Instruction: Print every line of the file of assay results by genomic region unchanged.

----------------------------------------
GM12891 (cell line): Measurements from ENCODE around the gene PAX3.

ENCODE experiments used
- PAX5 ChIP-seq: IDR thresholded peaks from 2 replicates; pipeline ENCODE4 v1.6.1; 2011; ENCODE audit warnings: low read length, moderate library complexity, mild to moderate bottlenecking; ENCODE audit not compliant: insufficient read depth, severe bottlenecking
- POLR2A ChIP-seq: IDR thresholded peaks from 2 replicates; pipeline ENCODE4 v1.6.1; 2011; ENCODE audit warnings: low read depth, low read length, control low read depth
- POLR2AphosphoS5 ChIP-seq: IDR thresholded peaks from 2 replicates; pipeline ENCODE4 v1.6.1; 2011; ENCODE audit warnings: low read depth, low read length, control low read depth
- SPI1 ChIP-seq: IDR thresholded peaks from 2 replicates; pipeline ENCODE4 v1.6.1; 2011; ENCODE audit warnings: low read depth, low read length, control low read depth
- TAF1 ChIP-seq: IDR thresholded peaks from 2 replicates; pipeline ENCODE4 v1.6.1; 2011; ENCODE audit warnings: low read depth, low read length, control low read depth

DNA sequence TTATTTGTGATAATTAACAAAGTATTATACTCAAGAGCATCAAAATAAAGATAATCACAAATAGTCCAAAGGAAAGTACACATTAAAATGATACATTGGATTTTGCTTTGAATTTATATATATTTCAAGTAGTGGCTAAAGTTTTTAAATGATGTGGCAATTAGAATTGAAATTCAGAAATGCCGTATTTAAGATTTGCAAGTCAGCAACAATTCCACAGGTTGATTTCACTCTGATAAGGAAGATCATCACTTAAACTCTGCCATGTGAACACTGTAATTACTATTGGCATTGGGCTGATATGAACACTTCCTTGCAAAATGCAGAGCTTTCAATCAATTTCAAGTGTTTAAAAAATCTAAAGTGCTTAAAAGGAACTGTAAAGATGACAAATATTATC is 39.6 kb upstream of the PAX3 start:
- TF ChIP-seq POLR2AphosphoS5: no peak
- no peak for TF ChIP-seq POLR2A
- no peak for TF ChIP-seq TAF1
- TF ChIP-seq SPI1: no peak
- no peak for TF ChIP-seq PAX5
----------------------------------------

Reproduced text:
GM12891 (cell line): Measurements from ENCODE around the gene PAX3.

ENCODE experiments used
- PAX5 ChIP-seq: IDR thresholded peaks from 2 replicates; pipeline ENCODE4 v1.6.1; 2011; ENCODE audit warnings: low read length, moderate library complexity, mild to moderate bottlenecking; ENCODE audit not compliant: insufficient read depth, severe bottlenecking
- POLR2A ChIP-seq: IDR thresholded peaks from 2 replicates; pipeline ENCODE4 v1.6.1; 2011; ENCODE audit warnings: low read depth, low read length, control low read depth
- POLR2AphosphoS5 ChIP-seq: IDR thresholded peaks from 2 replicates; pipeline ENCODE4 v1.6.1; 2011; ENCODE audit warnings: low read depth, low read length, control low read depth
- SPI1 ChIP-seq: IDR thresholded peaks from 2 replicates; pipeline ENCODE4 v1.6.1; 2011; ENCODE audit warnings: low read depth, low read length, control low read depth
- TAF1 ChIP-seq: IDR thresholded peaks from 2 replicates; pipeline ENCODE4 v1.6.1; 2011; ENCODE audit warnings: low read depth, low read length, control low read depth

DNA sequence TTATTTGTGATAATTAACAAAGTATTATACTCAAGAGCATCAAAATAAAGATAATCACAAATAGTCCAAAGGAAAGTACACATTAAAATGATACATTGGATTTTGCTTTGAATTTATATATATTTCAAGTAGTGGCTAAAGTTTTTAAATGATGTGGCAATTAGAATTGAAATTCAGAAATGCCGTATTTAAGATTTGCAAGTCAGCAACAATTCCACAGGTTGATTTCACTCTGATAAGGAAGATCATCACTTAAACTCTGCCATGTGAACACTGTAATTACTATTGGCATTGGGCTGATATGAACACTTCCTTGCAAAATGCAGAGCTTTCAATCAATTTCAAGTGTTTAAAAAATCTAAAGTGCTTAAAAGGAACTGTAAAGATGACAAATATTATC is 39.6 kb upstream of the PAX3 start:
- TF ChIP-seq POLR2AphosphoS5: no peak
- no peak for TF ChIP-seq POLR2A
- no peak for TF ChIP-seq TAF1
- TF ChIP-seq SPI1: no peak
- no peak for TF ChIP-seq PAX5